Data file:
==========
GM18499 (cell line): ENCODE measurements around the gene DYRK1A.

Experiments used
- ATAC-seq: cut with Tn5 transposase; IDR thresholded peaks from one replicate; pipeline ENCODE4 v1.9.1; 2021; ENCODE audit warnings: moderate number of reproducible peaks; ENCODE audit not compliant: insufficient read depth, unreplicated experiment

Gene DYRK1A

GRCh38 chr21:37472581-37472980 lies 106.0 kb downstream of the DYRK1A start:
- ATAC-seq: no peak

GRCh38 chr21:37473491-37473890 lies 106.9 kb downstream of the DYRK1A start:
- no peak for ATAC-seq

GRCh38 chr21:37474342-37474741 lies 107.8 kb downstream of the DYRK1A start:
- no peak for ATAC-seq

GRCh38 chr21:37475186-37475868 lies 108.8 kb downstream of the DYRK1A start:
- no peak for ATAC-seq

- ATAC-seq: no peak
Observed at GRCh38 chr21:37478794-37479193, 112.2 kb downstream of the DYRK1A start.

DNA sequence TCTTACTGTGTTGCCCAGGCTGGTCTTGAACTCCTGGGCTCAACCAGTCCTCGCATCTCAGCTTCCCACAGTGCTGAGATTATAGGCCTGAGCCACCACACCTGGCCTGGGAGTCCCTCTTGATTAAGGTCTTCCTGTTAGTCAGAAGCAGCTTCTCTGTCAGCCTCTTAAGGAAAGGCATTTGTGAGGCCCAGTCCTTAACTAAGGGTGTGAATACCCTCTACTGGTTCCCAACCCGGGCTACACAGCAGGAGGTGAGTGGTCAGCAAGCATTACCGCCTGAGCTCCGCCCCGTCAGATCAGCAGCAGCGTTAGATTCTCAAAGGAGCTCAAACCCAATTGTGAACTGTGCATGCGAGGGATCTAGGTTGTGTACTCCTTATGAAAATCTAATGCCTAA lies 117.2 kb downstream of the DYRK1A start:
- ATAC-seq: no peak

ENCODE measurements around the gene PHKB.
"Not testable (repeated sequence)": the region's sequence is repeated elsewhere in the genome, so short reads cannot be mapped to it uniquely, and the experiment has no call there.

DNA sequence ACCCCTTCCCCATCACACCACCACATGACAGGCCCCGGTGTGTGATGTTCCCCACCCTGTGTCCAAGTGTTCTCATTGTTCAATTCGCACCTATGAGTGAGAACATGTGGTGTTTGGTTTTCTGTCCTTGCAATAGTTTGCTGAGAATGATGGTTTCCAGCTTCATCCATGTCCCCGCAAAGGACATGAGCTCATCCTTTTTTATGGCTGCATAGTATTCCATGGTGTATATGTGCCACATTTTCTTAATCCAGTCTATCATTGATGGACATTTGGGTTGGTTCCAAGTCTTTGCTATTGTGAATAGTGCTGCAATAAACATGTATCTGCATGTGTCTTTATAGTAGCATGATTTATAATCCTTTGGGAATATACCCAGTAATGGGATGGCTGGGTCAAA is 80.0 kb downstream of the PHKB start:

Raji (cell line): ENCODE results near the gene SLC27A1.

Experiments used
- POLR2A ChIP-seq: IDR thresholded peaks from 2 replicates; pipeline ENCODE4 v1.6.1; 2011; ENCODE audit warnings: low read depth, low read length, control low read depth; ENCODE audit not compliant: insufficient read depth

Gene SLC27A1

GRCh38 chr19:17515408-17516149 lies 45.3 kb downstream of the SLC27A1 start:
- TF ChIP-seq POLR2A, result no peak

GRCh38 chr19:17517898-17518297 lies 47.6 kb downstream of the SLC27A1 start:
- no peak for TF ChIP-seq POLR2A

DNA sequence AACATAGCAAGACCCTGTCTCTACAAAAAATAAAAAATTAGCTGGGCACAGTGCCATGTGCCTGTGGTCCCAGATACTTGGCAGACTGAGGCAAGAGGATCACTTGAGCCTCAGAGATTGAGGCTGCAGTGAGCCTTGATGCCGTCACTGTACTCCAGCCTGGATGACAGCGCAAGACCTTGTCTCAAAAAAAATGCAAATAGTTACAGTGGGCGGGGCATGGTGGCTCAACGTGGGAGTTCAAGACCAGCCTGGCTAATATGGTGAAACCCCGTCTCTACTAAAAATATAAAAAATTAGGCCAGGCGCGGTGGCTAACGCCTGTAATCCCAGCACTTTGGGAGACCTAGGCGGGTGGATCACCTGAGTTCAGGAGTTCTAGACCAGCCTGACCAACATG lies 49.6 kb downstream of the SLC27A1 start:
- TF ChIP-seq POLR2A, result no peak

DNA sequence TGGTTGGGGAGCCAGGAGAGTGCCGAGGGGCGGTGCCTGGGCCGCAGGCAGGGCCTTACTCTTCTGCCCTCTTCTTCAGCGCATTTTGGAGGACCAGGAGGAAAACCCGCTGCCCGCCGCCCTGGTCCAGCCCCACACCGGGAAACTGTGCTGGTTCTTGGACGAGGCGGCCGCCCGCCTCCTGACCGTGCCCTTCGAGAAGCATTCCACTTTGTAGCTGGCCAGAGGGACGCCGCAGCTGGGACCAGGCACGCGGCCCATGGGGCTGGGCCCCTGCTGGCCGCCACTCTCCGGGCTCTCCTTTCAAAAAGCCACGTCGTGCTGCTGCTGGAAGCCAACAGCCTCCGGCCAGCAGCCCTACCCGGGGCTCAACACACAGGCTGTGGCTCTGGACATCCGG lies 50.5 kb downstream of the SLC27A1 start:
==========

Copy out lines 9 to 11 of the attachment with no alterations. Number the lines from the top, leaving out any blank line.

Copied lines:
GRCh38 chr21:37474342-37474741 lies 107.8 kb downstream of the DYRK1A start:
- no peak for ATAC-seq

GRCh38 chr21:37475186-37475868 lies 108.8 kb downstream of the DYRK1A start: